There are two key, consistent facts about Haiti: an enduring lack of information (and sometimes misinformation) about its history, and the continuing resilience of its people.
It is thus the task of any relevant and responsible education institution to seek to enlighten. This week Florida Gulf Coast University hosts events that move beyond simply commemorating the second anniversary of the dreadful earthquake on Jan. 12, 2010.
Aptly titled, "What's Up With Haiti: Continuing Support for a Resilient People," it will throw light on some of the real issues that continue to plague Haiti.
The most important and challenging task is to reframe Haiti's image as "the poorest country in the Western Hemisphere." The glib phrase neither provides a deep understanding or explanation of the origin of Haiti's material poverty, nor the wealth of the spirit of the Haitian people. For one thing, the continuing description of Haiti that focuses on its material poverty, intentionally or not, and threatens to become a self-fulfilling prophecy, if not a blight. On a more critical level, there are those who believe the constant emphasis on Haiti's structural poverty is intended as a strategic reminder of the dreaded repercussions for a courageous people, bold enough to take on a major world power to free themselves from slavery in 1804.
Haiti has not always been poor. In the 18th century it was one of the most lucrative colonies in the world, the jewel in the crown of the French Empire. This earlier Haiti fed the world almost one-third of its sugar and more than half of its coffee, provided, of course, by the sweat and blood of the enslaved Africans.
No wonder Haiti's real, though whispered, fame lies in its execution of the largest and most effective slave revolt in the world, and the squashing of several attempts to revoke the hard-earned victory and re-enslave the Haitian people. After turbulent rivers of blood Haiti declared independence in 1804, and became the first Black Republic in the world. Haitians had defeated the most powerful empires in the world — Britain and France — and received help from not one country.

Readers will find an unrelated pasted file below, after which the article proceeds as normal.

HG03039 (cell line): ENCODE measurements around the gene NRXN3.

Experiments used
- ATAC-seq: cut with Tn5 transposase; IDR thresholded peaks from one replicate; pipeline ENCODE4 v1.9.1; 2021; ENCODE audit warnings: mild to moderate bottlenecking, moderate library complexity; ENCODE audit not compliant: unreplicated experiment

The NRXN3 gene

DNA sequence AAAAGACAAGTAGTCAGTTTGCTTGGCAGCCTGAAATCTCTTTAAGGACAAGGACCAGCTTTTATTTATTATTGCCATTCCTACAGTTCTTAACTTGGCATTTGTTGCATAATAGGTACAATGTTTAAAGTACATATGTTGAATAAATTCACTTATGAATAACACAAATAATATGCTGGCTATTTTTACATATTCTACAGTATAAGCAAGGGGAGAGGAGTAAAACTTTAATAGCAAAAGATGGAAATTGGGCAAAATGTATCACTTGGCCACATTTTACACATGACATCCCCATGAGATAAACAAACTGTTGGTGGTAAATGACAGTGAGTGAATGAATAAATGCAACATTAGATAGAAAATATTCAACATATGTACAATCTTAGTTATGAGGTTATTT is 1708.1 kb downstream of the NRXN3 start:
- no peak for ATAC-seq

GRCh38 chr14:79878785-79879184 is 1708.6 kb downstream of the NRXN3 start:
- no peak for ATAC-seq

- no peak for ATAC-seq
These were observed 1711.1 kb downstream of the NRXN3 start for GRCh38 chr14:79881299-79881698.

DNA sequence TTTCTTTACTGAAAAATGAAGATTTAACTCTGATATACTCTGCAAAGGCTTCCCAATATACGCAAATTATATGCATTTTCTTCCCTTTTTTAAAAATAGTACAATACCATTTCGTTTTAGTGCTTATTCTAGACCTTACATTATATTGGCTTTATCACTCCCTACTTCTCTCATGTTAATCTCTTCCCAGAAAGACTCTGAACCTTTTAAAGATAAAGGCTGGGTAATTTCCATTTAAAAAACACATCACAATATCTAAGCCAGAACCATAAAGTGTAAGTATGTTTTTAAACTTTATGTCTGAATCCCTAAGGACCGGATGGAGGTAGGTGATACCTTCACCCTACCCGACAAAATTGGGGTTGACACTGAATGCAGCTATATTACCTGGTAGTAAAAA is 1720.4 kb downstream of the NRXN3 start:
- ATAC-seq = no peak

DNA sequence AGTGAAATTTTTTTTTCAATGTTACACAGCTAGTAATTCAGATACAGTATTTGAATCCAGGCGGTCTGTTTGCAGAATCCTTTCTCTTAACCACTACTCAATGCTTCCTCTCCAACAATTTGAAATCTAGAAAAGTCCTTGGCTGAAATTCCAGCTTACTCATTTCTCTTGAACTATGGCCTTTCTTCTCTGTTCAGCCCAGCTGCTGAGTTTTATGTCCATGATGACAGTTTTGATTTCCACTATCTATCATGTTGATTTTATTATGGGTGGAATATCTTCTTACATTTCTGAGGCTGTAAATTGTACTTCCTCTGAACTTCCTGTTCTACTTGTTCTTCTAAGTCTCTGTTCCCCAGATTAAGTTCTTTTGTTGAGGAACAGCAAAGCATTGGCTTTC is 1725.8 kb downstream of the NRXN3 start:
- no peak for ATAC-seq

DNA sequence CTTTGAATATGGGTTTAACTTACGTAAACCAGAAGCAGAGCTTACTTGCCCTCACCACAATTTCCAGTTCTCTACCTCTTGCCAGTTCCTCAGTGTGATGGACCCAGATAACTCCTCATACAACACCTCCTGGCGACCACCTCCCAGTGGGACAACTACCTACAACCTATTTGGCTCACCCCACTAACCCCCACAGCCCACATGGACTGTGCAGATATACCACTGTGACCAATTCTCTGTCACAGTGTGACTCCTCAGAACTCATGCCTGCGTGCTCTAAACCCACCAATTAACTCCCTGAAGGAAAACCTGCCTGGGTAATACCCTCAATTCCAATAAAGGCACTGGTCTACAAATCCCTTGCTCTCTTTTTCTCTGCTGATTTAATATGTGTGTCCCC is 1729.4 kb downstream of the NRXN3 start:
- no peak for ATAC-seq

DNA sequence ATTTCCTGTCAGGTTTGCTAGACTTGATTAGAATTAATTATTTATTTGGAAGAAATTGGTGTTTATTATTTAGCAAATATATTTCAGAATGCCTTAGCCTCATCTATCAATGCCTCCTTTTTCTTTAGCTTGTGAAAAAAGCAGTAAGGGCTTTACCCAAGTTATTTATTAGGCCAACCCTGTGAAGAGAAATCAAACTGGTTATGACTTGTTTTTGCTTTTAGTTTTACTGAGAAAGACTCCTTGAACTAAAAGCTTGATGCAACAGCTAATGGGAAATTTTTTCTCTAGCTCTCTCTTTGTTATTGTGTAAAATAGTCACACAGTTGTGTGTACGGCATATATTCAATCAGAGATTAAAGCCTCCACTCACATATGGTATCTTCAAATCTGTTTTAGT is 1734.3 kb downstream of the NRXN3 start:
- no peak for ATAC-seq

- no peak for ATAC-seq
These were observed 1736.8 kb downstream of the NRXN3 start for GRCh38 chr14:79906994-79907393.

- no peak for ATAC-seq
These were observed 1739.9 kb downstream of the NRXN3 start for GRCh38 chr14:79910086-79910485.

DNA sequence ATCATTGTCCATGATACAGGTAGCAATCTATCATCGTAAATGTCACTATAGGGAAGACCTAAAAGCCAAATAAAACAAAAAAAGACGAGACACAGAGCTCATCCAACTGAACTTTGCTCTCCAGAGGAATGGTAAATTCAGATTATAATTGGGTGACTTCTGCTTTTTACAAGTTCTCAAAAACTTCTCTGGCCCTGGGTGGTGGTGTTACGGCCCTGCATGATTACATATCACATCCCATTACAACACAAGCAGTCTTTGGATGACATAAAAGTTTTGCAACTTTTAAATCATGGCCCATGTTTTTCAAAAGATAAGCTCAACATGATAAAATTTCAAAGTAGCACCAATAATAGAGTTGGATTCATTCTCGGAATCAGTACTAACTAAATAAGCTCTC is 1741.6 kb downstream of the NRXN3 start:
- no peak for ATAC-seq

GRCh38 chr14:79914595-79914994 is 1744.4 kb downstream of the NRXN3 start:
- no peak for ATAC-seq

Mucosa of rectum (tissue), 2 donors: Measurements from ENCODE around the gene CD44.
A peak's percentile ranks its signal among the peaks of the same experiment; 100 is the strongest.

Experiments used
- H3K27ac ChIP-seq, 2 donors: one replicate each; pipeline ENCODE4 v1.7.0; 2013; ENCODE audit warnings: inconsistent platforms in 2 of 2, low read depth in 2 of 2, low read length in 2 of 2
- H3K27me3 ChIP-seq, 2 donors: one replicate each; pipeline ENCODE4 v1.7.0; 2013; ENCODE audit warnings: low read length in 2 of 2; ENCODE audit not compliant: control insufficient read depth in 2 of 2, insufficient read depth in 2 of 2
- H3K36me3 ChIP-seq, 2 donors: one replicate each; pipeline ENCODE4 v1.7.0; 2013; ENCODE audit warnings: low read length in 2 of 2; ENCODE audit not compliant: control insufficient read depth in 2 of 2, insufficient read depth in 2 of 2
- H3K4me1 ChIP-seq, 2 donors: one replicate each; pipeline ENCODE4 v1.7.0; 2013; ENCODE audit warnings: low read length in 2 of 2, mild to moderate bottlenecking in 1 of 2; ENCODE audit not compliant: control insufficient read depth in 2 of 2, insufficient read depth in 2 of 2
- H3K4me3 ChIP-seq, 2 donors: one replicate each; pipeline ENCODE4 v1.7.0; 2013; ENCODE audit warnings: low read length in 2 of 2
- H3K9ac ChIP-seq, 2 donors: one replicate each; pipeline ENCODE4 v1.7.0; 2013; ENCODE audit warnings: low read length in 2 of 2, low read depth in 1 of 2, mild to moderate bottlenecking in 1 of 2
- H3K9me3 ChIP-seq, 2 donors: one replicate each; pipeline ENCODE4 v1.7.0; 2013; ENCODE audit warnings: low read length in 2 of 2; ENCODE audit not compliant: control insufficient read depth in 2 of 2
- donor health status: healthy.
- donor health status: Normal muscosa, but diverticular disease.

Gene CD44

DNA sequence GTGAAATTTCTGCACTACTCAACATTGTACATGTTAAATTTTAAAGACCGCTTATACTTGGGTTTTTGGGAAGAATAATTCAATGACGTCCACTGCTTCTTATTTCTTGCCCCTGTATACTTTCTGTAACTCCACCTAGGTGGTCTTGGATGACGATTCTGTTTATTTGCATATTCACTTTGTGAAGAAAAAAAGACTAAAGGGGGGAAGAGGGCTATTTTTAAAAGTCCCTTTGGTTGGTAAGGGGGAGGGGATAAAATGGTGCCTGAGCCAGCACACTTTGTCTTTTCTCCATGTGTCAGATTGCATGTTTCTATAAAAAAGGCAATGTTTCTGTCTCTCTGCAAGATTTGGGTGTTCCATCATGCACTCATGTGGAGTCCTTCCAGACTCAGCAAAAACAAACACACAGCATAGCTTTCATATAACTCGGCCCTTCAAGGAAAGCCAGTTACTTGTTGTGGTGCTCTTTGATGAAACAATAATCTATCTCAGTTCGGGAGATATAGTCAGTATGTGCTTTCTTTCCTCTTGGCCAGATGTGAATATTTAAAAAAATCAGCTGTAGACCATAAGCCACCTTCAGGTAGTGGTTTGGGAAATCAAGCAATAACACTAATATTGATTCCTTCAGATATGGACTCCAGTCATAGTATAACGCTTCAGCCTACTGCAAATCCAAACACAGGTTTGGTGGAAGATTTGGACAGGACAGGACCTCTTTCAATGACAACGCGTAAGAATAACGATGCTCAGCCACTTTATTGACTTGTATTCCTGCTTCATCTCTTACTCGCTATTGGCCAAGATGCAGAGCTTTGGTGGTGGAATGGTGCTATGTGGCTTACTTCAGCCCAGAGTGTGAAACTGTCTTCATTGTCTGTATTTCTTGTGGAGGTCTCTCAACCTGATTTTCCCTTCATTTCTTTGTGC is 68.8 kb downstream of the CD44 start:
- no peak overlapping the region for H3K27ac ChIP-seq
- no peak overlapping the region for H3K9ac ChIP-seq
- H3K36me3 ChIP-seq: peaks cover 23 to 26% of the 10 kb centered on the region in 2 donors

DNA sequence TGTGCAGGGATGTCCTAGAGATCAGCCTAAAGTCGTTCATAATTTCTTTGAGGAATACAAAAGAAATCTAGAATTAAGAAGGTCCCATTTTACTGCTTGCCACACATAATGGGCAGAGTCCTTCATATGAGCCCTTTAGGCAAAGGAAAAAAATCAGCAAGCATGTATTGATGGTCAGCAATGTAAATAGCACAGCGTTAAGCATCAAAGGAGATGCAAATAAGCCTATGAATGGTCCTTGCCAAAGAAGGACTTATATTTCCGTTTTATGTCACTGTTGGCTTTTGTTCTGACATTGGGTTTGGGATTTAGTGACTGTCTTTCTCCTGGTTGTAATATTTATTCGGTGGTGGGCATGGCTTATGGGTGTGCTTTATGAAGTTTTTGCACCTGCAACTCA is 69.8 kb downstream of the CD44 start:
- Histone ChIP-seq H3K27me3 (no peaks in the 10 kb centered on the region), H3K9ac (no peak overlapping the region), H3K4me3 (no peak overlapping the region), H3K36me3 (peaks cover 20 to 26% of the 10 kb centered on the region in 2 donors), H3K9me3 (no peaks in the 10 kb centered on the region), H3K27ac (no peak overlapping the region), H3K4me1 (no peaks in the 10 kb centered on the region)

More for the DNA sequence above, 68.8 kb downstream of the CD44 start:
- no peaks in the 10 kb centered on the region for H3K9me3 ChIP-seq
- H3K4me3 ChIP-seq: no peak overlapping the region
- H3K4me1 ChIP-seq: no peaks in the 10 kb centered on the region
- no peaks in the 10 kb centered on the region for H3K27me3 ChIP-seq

A thrill of pride and hope rippled through enslaved Africans in the Americas that terrified slaveholders and colonizers near and far. Haiti had to be punished, to discourage other revolts.
The United States refused to recognize Haitian independence. In 1825 France, with warships circling the island, forced Haiti to pay compensation for the loss of French "property" — the Haitian citizens themselves, former slaves of French landowners. The repaying of this "ransom" has taken priority over housing, education, health and agriculture, and has robbed Haiti of the capacity to take care of its people. Moreover, it has sunk it into the grave of foreign debt and accompanying political interference; exploitative trade practices; internal corruption and intense divisions. A miniscule Haitian elite formed an alliance with foreign economic elites, who together prioritize, protect and enhance their own wealth, leaving death and inhumane suffering in their wake.
Among the Haitian masses, there is a sense that the wealthy would prefer Haiti without them. Shortly after the 2010 earthquake, I met a Haitian artist, who, in spite of her lavish, walled Port-au-Prince mansion with a staff of five, empathized with her less-fortunate brethren, and confided, with great shame and embarrassment, that she often overheard wealthy associates wishing the hurricanes would come and drag the poor out to sea, thus cleansing Haiti of its vastly impoverished masses. Well, the January 2010 earthquake almost did.
Yet despite the massive death and destruction wrought by the earthquake, Haiti's spirit of struggle, endurance and resilience live, with an incredible joie de vivre. It is to their credit that as part of FGCU's week of activities (www.fgcu.edu/CAS/History/index.asp) Haitian students have added their cultural essence to the academic menu. In addition to a keynote speech by acclaimed University of Virginia political scientist Robert Fatton Jr. and an academic roundtable, there will be a Haitian concert, Haitian films, and a candle light vigil to honor the souls lost in a tragedy that was natural, but in circumstances that emerged from an unnaturally violent history. The music and dance, as part of the Haitian concert, represent the resilience of a people who know that their continuing struggle is embedded in their cultural strength and in the Haitian diaspora.
La lutte va continuer!
James-Sebro is managing director of FirstWorks International, a consulting firm that focuses on poverty eradication; gender and empowerment; and youth and community development, with special emphasis on gender, violence against women, faith traditions, effective leadership and entrepreneurial development. She holds a bachelor's degree in journalism and a master's degree in Latin American and Caribbean Studies from New York University; and a doctorate in Anthropology from American University.